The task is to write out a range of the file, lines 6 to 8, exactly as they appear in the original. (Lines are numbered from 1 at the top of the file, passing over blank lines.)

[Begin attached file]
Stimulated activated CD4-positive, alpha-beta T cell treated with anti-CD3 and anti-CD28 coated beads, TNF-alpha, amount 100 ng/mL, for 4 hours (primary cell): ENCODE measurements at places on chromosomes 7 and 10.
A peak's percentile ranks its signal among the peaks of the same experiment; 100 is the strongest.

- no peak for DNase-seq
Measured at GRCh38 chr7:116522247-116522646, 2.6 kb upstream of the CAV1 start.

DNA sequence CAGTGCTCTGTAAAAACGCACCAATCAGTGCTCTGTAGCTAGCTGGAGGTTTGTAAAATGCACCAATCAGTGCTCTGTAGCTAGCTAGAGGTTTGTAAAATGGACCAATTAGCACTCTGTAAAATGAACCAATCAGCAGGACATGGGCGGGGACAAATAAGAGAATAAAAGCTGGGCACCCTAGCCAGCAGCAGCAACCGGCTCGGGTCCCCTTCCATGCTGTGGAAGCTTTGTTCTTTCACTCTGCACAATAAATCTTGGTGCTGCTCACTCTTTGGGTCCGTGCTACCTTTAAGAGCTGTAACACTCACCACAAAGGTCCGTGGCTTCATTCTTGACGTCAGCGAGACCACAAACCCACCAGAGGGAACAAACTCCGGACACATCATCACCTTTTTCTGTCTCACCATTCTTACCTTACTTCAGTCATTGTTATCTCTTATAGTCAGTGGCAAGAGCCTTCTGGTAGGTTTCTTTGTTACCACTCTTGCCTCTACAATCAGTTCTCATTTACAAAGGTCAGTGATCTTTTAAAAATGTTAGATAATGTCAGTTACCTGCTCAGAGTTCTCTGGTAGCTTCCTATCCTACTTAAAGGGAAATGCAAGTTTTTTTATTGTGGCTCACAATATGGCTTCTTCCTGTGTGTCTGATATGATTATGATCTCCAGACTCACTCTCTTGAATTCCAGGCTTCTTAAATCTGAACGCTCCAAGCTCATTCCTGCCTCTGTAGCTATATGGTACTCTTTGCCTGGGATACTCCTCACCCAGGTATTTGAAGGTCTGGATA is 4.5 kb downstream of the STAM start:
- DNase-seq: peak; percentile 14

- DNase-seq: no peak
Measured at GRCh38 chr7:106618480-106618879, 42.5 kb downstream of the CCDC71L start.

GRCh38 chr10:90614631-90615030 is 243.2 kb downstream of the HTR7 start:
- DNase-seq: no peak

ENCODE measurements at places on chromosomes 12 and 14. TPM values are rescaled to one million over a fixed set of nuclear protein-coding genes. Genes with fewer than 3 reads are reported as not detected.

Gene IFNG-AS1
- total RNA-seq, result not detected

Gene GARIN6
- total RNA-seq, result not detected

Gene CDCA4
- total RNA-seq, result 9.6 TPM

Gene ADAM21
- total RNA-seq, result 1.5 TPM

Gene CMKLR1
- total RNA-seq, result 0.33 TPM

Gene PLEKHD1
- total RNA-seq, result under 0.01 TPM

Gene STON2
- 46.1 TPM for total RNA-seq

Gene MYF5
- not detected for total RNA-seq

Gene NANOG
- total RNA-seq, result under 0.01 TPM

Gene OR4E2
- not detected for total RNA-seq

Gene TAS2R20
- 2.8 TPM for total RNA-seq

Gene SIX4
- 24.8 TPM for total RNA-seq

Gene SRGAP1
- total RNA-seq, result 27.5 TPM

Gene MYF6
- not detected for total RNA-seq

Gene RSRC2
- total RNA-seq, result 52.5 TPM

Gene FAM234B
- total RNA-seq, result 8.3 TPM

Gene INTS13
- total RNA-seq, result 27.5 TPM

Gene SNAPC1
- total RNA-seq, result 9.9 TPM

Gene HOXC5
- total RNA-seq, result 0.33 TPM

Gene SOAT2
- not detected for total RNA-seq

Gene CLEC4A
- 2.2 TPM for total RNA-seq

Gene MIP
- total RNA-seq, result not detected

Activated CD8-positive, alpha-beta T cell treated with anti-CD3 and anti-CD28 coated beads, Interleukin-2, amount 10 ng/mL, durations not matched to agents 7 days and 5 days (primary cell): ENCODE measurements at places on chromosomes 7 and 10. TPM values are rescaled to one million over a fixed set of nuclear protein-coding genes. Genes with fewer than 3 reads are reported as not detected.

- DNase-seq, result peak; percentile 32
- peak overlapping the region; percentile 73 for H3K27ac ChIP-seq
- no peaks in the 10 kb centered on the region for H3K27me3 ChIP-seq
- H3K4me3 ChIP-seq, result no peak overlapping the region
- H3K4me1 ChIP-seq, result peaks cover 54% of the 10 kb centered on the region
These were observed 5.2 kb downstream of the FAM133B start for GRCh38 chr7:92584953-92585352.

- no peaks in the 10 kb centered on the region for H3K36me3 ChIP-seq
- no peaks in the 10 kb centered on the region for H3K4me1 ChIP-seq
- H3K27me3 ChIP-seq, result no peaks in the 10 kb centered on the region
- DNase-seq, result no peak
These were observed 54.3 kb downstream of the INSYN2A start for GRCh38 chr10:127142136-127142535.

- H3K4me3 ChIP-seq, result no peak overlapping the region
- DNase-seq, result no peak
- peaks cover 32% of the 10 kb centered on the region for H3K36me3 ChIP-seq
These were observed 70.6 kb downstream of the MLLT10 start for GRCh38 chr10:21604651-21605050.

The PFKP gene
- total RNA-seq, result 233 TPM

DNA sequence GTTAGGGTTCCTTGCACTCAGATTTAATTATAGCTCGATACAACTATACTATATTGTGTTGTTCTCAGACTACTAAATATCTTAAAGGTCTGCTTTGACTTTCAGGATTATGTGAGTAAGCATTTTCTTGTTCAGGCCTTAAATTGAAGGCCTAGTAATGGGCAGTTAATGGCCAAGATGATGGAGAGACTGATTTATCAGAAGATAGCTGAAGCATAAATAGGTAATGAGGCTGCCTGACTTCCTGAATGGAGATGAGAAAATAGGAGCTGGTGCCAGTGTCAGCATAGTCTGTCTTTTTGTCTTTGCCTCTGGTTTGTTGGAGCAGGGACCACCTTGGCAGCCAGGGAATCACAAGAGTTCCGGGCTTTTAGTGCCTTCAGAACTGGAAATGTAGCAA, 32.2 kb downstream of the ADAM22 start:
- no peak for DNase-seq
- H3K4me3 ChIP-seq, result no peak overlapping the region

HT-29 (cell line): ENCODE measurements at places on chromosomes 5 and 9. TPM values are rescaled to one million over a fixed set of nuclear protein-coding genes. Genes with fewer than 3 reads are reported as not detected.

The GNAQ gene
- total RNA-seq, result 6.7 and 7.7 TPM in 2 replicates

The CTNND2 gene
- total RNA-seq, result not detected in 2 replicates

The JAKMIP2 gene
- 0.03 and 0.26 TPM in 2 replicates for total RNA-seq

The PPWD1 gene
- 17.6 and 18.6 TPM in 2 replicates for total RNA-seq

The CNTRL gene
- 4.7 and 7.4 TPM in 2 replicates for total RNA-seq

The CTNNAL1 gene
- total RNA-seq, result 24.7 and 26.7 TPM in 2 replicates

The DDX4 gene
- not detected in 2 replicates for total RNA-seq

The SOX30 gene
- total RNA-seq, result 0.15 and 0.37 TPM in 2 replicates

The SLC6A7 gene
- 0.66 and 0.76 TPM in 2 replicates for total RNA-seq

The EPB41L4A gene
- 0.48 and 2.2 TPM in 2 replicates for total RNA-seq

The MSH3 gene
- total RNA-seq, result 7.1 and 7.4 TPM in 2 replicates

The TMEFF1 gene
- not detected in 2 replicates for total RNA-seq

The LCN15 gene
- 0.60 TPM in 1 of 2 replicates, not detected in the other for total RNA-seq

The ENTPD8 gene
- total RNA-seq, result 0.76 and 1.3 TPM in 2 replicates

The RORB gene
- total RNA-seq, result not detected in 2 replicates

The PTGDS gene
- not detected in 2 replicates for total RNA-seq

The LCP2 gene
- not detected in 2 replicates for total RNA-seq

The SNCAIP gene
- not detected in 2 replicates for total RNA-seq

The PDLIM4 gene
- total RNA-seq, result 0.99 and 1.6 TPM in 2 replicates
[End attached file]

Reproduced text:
- DNase-seq: peak; percentile 14

- DNase-seq: no peak
Measured at GRCh38 chr7:106618480-106618879, 42.5 kb downstream of the CCDC71L start.